Rogan, she had not appreciated those gargoyles; nor did she now. She glared at them, then turned away and entered her yard, securing the gate latch against the tugging wind.
The sturdy cottage, with its white walls and green shutters, withstood the storm as bravely as it had for generations, but she noticed an open shutter on the high window near the peaked roof. The dark pane stared back, looking opaque and silent as the rain slashed against it.
She came up the walk past whipping vines that reached their tentacles toward her and shaking bushes now devoid of autumn’s golden flowers.
Rogan… Her feelings, unlike the twins who seemed to agree on everything, argued between desire and anger, but when it came to Rogan
Chantry, it seemed neither emotion won. Hadn’t it always been so—
even when she was a girl? There were times when her frustration over his failure to write made her angry enough to throw things, but she had been brought up too well for such childish displays of unbridled anger. On more frequent occasions it was not anger, but a deep longing she felt, a keen desire for Rogan’s company. Denied this, she at times wilted under an intense sadness that often reached the level of pain. One day she loved him and remembered in detail his fiery kiss good-bye, then she loathed him the next when the post delivery continually passed her by.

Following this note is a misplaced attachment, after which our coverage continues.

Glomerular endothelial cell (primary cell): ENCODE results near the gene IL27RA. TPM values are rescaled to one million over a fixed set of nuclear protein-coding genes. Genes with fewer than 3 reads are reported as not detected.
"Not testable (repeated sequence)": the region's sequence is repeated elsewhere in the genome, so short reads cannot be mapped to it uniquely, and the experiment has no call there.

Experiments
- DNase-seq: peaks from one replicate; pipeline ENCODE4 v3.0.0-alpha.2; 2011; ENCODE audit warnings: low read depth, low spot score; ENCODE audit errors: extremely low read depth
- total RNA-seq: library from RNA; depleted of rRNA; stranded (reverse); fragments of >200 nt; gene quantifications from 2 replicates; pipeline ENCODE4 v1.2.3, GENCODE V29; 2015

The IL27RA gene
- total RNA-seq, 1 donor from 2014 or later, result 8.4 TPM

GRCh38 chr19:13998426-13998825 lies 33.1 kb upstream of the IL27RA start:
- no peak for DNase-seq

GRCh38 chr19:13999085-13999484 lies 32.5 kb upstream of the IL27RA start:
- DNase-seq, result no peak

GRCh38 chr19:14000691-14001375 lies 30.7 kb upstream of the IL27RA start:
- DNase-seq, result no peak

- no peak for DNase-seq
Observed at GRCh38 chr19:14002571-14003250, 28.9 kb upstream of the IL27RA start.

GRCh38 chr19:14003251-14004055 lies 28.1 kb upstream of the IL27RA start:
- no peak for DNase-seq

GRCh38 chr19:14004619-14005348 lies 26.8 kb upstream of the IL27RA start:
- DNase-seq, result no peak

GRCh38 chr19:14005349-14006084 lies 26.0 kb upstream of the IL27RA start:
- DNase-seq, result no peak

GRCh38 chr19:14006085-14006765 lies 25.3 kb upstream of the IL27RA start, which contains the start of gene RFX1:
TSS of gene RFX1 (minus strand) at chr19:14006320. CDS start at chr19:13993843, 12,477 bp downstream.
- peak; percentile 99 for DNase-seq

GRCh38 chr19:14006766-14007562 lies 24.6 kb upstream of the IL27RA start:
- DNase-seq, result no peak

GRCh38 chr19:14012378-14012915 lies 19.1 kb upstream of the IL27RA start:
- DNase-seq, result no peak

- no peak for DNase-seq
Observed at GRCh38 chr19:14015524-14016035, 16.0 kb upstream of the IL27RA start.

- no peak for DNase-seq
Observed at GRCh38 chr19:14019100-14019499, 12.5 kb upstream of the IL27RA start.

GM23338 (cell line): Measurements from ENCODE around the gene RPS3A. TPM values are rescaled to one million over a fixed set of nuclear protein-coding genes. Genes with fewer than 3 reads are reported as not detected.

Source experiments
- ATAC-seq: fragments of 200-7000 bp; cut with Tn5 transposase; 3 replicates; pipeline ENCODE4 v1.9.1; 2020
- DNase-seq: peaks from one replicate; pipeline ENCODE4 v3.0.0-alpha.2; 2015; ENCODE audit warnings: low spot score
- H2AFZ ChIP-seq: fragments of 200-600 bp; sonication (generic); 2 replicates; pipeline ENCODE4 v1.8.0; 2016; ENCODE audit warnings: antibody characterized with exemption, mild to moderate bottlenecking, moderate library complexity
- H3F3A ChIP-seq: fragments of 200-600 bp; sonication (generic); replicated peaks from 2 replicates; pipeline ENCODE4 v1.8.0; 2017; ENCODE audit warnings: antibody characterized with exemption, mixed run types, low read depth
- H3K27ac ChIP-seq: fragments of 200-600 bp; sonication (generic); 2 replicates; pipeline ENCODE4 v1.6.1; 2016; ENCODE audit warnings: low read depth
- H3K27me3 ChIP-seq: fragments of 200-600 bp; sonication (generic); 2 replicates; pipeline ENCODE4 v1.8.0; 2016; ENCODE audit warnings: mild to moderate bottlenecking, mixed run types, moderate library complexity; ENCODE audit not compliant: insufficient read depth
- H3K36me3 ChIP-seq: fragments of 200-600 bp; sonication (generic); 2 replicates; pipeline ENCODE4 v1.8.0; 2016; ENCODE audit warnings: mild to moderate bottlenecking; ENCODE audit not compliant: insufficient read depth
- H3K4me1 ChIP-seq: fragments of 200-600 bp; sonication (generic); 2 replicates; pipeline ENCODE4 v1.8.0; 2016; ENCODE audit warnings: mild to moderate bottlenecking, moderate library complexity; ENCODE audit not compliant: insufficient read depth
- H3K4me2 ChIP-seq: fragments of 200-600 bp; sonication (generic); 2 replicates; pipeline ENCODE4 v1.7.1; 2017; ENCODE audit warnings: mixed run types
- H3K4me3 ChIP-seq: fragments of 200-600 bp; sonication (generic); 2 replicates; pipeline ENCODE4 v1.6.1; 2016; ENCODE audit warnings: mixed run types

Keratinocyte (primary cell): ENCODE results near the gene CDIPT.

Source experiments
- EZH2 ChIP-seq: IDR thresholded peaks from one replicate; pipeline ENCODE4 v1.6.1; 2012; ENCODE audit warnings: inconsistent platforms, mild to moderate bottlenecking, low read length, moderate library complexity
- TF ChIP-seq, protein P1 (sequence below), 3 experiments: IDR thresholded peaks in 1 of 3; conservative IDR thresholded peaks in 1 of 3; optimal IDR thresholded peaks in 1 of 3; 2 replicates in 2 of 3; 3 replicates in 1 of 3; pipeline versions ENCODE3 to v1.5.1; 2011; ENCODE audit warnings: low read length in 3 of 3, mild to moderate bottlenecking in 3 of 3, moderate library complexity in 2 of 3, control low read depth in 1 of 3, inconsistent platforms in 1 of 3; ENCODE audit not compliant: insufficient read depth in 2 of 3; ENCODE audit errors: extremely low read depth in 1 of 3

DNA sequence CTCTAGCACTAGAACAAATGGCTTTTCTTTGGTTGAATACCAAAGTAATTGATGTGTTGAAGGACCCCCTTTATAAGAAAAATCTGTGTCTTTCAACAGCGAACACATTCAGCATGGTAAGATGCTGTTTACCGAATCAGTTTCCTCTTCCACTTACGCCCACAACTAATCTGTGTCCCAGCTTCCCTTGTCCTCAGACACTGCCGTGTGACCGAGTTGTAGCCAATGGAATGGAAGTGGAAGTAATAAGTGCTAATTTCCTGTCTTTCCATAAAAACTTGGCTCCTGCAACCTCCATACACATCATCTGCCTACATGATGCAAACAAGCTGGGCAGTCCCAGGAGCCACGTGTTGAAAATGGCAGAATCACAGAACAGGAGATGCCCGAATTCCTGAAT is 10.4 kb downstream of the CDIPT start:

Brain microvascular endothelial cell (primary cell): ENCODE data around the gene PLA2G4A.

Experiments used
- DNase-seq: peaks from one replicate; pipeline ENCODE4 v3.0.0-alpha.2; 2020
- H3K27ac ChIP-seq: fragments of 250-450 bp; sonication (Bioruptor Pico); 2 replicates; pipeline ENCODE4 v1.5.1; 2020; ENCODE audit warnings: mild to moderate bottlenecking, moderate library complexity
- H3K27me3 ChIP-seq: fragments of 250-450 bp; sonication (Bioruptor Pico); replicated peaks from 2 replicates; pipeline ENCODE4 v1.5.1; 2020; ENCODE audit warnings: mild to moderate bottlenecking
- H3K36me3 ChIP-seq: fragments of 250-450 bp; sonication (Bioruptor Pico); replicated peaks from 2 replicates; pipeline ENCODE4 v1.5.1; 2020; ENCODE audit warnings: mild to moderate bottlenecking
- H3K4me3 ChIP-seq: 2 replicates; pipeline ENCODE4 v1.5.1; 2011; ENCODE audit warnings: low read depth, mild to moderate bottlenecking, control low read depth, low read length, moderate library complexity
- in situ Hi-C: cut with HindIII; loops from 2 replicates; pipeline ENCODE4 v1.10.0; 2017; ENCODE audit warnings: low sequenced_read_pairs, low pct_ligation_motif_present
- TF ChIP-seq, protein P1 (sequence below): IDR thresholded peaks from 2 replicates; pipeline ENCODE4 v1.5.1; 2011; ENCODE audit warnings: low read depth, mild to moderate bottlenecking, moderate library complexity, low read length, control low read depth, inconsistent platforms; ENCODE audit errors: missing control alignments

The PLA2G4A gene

“No mail today, Miss Evy,” old Jeffords would call out when he came by in his pony-trap to deliver the post and saw her on the porch busily pretending to care for a potted flower. She was sure the news spread around Grimston Way how Miss Varley waited for an envelope postmarked from South Africa.